UPDATE: Pakistan Opposition Parties Form Coalition Government

UPDATE: Pakistan Opposition Parties Form Coalition Government

ISLAMABAD, Pakistan- On Thursday, Pakistan’s two main opposition parties announced that they had formed a coalition government.  After winning the majority of parliamentary seats in Monday’s election (see Impunity Watch briefhere), the parties agreed to put aside their differences and agree upon “a common agenda.”

It is expected that the coalition opposition government will put further pressure on President Pervez Musharraf.  The parties have already agreed thatMusharraf should immediately reinstate the chief justice he fired in November, Iftikhar Muhammad Chaudhry.

Pakistan People’s Party leader, Asif Zardari, said that the parties had “a lot of ground to cover” but “in principle [they] have agreed to stay together.”

For more information, please see:

BBC News – Pakistan parties agree to coalition – 21 February 2008

Thailand Relaunches War on Drugs Despite Connection to Extrajudicial Killings

By Kristy Tridhavee
Impunity Watch Senior Desk Officer,

BANGKOK, Thailand – Thailand’s Prime Minster Samak Sundaravej vowed to relaunch the country’s war on drugs despite its past connections to more than 2,500 extrajudicial killings. Prime Minister Samak Sundaravej stated, “We will pursue a suppression campaign rigorously. There will be consequences [to drug use].” The Prime Minister said the government would not be deterred by allegations that extrajudicial killings were being committed by the police. Interior Minster Chalerm Yubamrung, a former police captain, supported the Prime Minister when he said that he would adopt Thaksin’s approach in his anti-drug campaign even if “thousands of people have to die. When we implement a policy that may bring 3,000 to 4,000 bodies, we will do it.”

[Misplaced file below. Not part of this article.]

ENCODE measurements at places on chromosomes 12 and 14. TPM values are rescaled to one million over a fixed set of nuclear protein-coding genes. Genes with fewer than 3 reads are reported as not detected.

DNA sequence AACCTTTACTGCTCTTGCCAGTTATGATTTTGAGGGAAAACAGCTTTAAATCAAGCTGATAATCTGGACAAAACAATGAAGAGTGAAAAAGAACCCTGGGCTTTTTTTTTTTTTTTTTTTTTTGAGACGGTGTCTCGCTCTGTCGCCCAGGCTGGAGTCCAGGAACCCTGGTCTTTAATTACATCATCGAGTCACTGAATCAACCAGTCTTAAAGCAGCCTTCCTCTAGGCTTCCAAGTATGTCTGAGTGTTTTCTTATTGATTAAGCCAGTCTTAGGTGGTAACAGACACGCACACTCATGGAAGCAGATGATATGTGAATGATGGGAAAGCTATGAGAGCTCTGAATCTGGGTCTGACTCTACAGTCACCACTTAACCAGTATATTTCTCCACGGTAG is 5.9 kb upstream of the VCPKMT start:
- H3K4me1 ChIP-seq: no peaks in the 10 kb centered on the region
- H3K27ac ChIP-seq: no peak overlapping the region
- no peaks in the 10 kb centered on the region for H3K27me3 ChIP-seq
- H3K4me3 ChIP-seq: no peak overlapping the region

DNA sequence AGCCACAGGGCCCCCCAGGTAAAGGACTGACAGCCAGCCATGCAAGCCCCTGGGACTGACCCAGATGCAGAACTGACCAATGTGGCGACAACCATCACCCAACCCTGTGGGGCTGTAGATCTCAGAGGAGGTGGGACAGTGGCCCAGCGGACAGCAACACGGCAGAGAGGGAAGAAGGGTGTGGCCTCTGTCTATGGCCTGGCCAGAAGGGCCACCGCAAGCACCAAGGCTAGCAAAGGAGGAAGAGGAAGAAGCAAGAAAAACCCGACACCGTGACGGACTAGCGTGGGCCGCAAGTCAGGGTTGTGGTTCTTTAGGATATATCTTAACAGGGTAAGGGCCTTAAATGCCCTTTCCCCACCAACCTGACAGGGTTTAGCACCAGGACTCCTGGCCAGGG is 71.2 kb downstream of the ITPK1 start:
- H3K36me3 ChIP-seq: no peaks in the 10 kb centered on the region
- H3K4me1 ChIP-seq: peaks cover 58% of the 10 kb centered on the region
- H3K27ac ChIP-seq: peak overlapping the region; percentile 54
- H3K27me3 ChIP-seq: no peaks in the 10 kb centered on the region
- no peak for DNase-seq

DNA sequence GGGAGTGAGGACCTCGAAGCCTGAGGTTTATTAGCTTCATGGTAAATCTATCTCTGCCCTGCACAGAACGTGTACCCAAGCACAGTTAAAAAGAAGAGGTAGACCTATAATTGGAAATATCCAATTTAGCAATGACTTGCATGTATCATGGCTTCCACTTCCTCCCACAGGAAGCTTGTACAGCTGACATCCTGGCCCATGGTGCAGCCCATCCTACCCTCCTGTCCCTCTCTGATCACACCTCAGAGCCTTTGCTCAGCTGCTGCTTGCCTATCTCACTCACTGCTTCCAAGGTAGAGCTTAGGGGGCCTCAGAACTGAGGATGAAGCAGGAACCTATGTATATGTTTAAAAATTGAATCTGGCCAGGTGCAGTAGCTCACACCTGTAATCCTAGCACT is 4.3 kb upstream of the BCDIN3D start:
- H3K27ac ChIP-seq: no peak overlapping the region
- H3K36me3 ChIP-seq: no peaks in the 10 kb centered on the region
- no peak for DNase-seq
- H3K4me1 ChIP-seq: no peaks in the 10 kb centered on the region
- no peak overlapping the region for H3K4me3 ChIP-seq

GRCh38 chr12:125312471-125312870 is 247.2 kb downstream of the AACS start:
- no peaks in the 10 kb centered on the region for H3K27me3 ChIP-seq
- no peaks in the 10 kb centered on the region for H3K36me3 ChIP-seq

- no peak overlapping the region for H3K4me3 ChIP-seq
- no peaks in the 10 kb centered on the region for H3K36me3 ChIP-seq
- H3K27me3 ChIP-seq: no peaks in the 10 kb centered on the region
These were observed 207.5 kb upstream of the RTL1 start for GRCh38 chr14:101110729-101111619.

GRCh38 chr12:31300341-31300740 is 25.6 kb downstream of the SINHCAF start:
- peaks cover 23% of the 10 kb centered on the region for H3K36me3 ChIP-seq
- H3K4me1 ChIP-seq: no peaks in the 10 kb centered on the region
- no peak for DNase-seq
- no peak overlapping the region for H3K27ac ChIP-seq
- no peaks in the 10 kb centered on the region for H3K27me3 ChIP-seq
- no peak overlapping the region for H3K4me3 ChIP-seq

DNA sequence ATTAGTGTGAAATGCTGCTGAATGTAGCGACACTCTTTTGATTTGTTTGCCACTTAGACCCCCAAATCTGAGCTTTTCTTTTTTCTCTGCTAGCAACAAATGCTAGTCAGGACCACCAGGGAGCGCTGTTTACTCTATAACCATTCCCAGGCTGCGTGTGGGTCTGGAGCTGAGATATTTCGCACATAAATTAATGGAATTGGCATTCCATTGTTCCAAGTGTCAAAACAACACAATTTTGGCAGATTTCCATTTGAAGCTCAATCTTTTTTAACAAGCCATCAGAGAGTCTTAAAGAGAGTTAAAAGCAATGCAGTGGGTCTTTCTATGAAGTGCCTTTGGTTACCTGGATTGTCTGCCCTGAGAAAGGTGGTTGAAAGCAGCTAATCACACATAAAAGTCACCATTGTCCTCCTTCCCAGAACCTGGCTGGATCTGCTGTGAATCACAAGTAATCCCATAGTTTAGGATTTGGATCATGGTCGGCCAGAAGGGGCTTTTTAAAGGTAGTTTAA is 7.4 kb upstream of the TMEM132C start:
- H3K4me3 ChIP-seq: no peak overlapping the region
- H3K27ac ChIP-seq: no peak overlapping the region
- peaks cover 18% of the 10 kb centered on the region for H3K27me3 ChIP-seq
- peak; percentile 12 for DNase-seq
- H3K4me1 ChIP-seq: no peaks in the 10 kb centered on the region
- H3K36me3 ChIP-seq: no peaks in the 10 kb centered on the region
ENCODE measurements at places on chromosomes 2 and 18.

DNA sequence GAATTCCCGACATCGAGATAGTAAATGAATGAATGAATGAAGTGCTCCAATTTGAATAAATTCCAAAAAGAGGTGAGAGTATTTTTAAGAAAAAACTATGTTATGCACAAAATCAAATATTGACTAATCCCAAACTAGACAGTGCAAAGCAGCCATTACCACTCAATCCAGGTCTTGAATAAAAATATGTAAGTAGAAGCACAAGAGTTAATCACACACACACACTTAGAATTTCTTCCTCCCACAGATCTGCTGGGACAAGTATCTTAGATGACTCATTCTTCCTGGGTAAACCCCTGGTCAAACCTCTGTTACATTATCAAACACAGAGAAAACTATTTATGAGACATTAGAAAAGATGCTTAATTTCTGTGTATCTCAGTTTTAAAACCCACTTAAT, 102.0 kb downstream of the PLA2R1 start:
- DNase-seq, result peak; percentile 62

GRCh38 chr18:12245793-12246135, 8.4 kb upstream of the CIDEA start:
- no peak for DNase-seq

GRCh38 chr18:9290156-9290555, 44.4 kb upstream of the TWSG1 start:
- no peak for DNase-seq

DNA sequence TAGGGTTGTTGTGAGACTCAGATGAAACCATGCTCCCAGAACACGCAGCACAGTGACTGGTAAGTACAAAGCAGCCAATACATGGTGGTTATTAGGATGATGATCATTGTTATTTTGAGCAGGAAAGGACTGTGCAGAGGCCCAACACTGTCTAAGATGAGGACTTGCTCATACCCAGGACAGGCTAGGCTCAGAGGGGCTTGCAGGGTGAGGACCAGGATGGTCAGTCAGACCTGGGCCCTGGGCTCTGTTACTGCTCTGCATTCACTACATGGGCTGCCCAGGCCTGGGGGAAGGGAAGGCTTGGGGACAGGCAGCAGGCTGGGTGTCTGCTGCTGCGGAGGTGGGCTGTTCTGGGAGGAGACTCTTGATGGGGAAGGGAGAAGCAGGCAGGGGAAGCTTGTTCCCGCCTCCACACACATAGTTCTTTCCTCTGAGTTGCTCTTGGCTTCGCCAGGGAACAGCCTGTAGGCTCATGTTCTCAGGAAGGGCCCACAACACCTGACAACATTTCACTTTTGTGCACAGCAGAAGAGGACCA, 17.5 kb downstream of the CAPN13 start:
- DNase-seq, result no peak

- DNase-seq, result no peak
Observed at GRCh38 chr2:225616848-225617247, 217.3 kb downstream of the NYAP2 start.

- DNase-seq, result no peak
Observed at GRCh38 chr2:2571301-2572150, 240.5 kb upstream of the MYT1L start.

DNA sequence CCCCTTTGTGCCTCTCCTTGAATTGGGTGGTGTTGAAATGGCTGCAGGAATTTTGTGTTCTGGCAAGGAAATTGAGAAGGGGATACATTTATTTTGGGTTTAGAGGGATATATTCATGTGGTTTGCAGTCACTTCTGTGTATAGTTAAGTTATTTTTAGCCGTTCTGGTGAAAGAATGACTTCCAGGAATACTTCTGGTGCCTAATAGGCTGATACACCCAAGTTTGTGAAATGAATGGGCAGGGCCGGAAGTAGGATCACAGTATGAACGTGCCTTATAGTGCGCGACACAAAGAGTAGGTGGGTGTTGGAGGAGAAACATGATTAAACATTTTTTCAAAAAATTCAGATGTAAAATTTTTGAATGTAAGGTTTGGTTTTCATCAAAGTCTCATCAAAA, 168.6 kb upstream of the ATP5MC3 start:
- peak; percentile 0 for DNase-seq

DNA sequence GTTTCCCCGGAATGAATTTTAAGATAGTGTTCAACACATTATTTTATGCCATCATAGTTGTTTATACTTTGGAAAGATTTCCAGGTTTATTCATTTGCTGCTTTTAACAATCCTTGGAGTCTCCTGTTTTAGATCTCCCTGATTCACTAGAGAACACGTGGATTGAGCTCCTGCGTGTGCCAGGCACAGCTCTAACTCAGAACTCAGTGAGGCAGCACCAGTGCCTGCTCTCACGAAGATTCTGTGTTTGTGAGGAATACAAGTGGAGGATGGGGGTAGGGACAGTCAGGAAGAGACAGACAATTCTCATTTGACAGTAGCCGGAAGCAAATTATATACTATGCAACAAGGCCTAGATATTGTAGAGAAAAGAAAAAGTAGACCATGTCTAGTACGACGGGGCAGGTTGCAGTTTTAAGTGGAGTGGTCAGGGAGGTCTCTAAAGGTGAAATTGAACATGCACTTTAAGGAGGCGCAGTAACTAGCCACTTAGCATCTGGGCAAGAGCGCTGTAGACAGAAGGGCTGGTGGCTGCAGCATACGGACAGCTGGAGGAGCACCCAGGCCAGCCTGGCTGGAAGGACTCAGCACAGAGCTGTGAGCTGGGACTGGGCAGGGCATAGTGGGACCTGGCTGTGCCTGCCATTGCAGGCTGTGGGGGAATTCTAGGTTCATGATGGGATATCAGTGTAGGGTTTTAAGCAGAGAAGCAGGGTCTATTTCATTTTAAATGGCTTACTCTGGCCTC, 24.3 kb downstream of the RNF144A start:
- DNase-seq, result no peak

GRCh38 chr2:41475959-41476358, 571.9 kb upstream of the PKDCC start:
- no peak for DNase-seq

Soon after Thailand’s announcement, human rights groups warned that the country may be heading down a similar path as the anti-drug campaign launched by ousted Prime Minster Thaksin Shinawatra in 2003. During the original campaign, there were allegations that police were forced to create lists of suspects to be targeted, and police officers included innocent persons on them. Human rights groups also alleged that nearly 2,500 extrajudicial killing occurred during the first “war on drugs.” The Thai government, however, blames most of the deaths on inter-gang warfare.

The Thai government responded to claims of innocent deaths and extrajudicial killings. Prime Minister Samak Sundaravej denied that innocent persons had died. He asked reporters, “If they were innocent, why were they killed?” Prime Minister Samak Sundaravej also denied that numerous persons were killed by police. He said, “I have no doubt that 2,500 people were killed. It could even be 5,000, but what can the government do when they are killing each other? If police killed someone, then we would call that an extra-judicial killing. There are only 59 such cases, and the police are standing trial for those deaths.”